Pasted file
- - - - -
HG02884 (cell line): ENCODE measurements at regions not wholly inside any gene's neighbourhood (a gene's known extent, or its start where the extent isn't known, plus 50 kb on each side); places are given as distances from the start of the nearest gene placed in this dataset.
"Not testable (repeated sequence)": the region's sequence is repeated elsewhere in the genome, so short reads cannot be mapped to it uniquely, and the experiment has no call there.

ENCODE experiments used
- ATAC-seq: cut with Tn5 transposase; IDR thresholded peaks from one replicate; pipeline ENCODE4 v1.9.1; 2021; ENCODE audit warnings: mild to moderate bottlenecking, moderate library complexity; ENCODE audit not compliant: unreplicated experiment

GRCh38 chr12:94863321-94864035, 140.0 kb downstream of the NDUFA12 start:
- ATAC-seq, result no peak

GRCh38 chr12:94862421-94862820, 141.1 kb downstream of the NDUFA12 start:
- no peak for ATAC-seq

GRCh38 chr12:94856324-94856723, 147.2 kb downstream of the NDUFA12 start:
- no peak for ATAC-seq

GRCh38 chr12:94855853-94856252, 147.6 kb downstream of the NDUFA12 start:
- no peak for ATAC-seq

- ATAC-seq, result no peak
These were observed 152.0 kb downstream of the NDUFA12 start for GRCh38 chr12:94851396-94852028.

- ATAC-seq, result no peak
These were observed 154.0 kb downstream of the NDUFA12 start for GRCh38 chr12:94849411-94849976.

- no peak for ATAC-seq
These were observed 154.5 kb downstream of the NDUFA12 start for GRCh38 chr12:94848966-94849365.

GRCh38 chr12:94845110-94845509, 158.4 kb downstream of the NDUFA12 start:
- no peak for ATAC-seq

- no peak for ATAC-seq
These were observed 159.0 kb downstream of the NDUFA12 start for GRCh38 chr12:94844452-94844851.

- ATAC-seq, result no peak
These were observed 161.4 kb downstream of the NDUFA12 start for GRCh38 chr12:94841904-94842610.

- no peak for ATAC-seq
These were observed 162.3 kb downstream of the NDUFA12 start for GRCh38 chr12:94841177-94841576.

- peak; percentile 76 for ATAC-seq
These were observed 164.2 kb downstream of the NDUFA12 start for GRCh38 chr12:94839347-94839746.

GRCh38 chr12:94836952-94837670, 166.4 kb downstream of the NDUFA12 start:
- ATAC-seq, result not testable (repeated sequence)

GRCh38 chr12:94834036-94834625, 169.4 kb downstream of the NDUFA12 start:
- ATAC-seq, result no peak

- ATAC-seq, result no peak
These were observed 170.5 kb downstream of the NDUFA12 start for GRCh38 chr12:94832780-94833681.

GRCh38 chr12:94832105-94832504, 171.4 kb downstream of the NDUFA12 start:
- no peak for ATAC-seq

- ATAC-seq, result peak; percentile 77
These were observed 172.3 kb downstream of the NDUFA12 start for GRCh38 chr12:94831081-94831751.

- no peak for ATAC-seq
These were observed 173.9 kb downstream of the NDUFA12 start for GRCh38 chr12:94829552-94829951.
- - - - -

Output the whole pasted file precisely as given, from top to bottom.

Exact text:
HG02884 (cell line): ENCODE measurements at regions not wholly inside any gene's neighbourhood (a gene's known extent, or its start where the extent isn't known, plus 50 kb on each side); places are given as distances from the start of the nearest gene placed in this dataset.
"Not testable (repeated sequence)": the region's sequence is repeated elsewhere in the genome, so short reads cannot be mapped to it uniquely, and the experiment has no call there.

ENCODE experiments used
- ATAC-seq: cut with Tn5 transposase; IDR thresholded peaks from one replicate; pipeline ENCODE4 v1.9.1; 2021; ENCODE audit warnings: mild to moderate bottlenecking, moderate library complexity; ENCODE audit not compliant: unreplicated experiment

GRCh38 chr12:94863321-94864035, 140.0 kb downstream of the NDUFA12 start:
- ATAC-seq, result no peak

GRCh38 chr12:94862421-94862820, 141.1 kb downstream of the NDUFA12 start:
- no peak for ATAC-seq

GRCh38 chr12:94856324-94856723, 147.2 kb downstream of the NDUFA12 start:
- no peak for ATAC-seq

GRCh38 chr12:94855853-94856252, 147.6 kb downstream of the NDUFA12 start:
- no peak for ATAC-seq

- ATAC-seq, result no peak
These were observed 152.0 kb downstream of the NDUFA12 start for GRCh38 chr12:94851396-94852028.

- ATAC-seq, result no peak
These were observed 154.0 kb downstream of the NDUFA12 start for GRCh38 chr12:94849411-94849976.

- no peak for ATAC-seq
These were observed 154.5 kb downstream of the NDUFA12 start for GRCh38 chr12:94848966-94849365.

GRCh38 chr12:94845110-94845509, 158.4 kb downstream of the NDUFA12 start:
- no peak for ATAC-seq

- no peak for ATAC-seq
These were observed 159.0 kb downstream of the NDUFA12 start for GRCh38 chr12:94844452-94844851.

- ATAC-seq, result no peak
These were observed 161.4 kb downstream of the NDUFA12 start for GRCh38 chr12:94841904-94842610.

- no peak for ATAC-seq
These were observed 162.3 kb downstream of the NDUFA12 start for GRCh38 chr12:94841177-94841576.

- peak; percentile 76 for ATAC-seq
These were observed 164.2 kb downstream of the NDUFA12 start for GRCh38 chr12:94839347-94839746.

GRCh38 chr12:94836952-94837670, 166.4 kb downstream of the NDUFA12 start:
- ATAC-seq, result not testable (repeated sequence)

GRCh38 chr12:94834036-94834625, 169.4 kb downstream of the NDUFA12 start:
- ATAC-seq, result no peak

- ATAC-seq, result no peak
These were observed 170.5 kb downstream of the NDUFA12 start for GRCh38 chr12:94832780-94833681.

GRCh38 chr12:94832105-94832504, 171.4 kb downstream of the NDUFA12 start:
- no peak for ATAC-seq

- ATAC-seq, result peak; percentile 77
These were observed 172.3 kb downstream of the NDUFA12 start for GRCh38 chr12:94831081-94831751.

- no peak for ATAC-seq
These were observed 173.9 kb downstream of the NDUFA12 start for GRCh38 chr12:94829552-94829951.